Algonquin Bundling Print Books with Ebooks

Brick-and-mortar booksellers have been wringing their hands ever since the first e-readers appeared. At least, those who didn’t dismiss ebooks as a flash-in-the-pan fad. But as more and more companies announce higher profits in their digital content divisions and staggering ebook sales cross almost every genre, book stores—both major chains and small town locations—are having to look for more ways to stay afloat.

One creative idea has come out of the need to drive customers back into the bookstore. Algonquin, an imprint of Workman Publishing, is offering customers a discount towards the purchase of an ebook for each of its trade paperbacks purchased at more than 300 Barnes and Noble locations throughout the month of July. When customers choose a paperback from a list of twelve different qualifying titles, they will be given the opportunity to purchase any ebook from a list of twelve different titles at the reduced price of three dollars. Later this year, the publisher will begin offering a free digital copy of some books with the purchase of the hard cover edition from a wide variety of chain and independent book stores, starting with the new release When She Woke by Hillary Jordan.

Although it might seem redundant to own two versions of the same book, there are benefits to owning both the e-copy and the print version. The film industry found this to be a popular incentive when they began offering digital downloads of movies with the purchase of the DVD version; now, that same portability is finding its way to books. More importantly, many reading consumers didn’t see the need to have to purchase different formats of the same book, and with incentives like that of Algonquin’s, they may no longer have to choose.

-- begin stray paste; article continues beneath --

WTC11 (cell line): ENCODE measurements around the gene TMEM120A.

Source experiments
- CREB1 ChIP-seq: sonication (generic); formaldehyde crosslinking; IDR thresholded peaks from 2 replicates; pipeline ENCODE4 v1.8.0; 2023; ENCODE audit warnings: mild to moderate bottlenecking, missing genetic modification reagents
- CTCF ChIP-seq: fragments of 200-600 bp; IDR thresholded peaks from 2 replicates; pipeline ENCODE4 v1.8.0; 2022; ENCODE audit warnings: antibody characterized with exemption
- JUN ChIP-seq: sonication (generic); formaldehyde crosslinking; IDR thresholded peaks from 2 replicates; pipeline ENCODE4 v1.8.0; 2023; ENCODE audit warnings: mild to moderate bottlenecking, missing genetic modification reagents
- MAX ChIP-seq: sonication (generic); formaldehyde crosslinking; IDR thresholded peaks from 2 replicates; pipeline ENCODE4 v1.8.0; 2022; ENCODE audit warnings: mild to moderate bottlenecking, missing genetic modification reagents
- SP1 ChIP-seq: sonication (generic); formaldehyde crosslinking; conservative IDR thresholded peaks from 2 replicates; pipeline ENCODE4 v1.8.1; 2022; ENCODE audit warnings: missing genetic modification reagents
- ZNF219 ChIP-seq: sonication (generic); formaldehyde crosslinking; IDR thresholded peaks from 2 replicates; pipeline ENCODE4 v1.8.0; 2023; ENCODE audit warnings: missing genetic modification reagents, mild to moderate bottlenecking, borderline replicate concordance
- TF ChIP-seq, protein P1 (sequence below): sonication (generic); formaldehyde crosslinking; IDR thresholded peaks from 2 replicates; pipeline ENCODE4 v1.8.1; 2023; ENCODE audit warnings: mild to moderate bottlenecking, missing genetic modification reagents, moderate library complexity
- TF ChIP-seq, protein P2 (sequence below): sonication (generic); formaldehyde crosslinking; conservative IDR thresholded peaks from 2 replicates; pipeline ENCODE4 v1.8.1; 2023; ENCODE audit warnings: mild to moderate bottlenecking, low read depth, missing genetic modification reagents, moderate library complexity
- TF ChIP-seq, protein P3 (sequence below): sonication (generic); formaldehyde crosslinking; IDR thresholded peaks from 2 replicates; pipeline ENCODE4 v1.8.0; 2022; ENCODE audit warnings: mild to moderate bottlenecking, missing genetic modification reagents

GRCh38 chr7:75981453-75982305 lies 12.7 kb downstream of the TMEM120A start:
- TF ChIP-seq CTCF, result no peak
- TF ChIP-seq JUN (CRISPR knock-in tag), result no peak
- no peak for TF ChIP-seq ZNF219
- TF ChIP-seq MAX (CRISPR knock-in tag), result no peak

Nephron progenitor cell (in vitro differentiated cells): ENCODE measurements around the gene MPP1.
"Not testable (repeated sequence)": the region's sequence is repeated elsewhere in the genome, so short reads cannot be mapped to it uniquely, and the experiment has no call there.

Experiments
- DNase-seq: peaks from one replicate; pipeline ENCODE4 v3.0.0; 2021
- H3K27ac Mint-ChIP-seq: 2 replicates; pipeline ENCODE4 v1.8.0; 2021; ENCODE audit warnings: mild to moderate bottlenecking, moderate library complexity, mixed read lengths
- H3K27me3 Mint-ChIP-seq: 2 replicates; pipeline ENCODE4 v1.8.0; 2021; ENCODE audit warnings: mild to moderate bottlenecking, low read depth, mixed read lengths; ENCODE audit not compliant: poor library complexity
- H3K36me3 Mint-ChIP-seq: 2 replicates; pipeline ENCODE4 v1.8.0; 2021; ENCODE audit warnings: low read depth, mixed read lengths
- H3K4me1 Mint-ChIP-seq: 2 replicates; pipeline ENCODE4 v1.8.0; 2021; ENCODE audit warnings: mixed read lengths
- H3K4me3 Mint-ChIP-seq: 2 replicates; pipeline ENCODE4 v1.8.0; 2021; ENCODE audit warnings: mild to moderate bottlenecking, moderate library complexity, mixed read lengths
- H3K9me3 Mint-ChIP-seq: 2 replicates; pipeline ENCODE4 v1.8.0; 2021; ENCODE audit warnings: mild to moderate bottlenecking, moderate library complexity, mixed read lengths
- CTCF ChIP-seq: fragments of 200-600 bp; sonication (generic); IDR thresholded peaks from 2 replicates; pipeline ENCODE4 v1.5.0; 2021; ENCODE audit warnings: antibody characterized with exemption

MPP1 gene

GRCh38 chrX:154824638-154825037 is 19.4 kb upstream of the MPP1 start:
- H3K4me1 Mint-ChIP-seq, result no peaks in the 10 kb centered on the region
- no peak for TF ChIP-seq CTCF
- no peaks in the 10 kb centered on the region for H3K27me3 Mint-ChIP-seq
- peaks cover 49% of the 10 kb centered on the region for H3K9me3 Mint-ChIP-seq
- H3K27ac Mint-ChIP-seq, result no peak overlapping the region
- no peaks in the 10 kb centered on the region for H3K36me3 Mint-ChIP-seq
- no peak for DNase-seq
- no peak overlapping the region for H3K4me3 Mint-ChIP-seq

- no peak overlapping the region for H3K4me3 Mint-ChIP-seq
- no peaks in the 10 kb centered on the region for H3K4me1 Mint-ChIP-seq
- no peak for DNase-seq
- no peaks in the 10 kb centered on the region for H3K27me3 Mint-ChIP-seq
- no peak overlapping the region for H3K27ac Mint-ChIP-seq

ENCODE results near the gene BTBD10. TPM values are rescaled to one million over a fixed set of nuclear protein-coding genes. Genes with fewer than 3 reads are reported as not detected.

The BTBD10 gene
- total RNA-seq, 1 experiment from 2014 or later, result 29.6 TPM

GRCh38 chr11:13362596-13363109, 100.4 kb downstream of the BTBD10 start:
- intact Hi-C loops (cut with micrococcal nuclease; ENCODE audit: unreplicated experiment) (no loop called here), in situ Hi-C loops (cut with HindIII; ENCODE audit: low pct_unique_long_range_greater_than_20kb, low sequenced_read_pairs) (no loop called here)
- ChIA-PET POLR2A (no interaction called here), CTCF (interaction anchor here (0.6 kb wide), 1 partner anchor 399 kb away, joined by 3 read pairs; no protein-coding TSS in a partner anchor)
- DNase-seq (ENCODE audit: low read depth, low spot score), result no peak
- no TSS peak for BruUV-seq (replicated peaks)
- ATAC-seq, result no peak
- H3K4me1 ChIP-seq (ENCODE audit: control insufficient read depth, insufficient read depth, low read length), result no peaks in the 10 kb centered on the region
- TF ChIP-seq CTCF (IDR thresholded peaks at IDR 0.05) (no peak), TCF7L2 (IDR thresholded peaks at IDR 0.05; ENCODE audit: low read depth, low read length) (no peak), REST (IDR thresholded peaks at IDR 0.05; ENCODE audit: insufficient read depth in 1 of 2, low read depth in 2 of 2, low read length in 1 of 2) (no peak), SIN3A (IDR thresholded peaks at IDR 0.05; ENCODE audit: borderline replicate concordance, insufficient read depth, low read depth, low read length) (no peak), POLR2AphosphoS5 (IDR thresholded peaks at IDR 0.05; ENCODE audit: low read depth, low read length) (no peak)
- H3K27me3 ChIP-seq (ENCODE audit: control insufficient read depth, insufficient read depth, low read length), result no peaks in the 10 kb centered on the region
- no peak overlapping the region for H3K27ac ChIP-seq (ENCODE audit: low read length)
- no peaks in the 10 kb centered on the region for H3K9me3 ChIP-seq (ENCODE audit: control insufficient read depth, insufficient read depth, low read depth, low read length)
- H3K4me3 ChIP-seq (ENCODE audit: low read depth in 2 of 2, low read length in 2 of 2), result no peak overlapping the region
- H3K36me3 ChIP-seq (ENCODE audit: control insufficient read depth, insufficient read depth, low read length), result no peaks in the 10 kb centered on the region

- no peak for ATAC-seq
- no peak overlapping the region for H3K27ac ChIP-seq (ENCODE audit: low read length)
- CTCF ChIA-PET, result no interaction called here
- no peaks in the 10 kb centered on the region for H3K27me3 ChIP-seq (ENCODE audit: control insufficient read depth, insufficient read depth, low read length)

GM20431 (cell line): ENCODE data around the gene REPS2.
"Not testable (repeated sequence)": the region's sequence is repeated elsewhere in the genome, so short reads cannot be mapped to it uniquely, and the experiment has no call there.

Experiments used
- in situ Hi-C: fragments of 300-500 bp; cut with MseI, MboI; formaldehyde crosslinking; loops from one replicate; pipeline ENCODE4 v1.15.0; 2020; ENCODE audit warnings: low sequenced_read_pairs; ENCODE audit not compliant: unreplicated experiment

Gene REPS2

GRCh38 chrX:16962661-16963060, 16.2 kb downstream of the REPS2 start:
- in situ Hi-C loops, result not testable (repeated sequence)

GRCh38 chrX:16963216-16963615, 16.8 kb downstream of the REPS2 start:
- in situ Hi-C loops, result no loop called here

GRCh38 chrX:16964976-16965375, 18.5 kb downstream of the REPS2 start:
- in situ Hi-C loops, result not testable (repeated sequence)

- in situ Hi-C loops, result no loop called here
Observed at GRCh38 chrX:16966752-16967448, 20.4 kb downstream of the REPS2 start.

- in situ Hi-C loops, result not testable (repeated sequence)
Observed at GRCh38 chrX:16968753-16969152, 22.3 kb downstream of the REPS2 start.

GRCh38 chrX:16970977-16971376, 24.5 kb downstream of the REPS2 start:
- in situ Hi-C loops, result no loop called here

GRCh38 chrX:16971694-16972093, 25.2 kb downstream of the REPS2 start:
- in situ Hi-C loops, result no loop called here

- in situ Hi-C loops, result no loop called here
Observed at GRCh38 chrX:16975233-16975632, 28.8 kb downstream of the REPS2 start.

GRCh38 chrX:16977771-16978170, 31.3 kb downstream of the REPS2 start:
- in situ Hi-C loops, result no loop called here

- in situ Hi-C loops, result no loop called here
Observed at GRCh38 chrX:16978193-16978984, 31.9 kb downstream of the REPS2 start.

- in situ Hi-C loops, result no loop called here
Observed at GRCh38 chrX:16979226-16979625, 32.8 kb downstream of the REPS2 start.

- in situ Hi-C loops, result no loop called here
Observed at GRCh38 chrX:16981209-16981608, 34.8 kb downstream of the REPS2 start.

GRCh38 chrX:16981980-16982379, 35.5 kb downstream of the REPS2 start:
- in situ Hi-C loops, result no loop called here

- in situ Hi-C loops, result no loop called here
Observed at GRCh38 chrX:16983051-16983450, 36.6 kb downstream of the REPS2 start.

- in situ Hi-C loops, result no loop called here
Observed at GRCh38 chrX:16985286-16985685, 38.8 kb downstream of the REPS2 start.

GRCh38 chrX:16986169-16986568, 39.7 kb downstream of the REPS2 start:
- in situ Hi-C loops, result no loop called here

Mercy Pilkington (1982 Posts)

is a Senior Editor for Good e-Reader. She is also the CEO and founder of a hybrid publishing and consulting company.

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    Thats make sence for sure !Furute will come toomorow!

  • Michael Kozlowski

    I have been ranting and raving for awhile now on the good e-reader radio show about this very subject! I am finally glad to see a company doing this or at least testing the market in a bunch of locations to see if it catches on. They really need to hype it though or else the common non tech savvy person who does not keep up with e-reader news might miss the chance to land some discount ebooks and help the industry recognize that pairing ebooks with their tangible counterparts IS the future

  • Pat McNees

    I’m not sure how much I am willing to pay for it, but what I want is an e-book that can become an audiobook while I am walking or driving and then become an ebook again — maybe one that I can click on and a map appears showing me where the action is taking place. (But most important, switching from visual to audio.)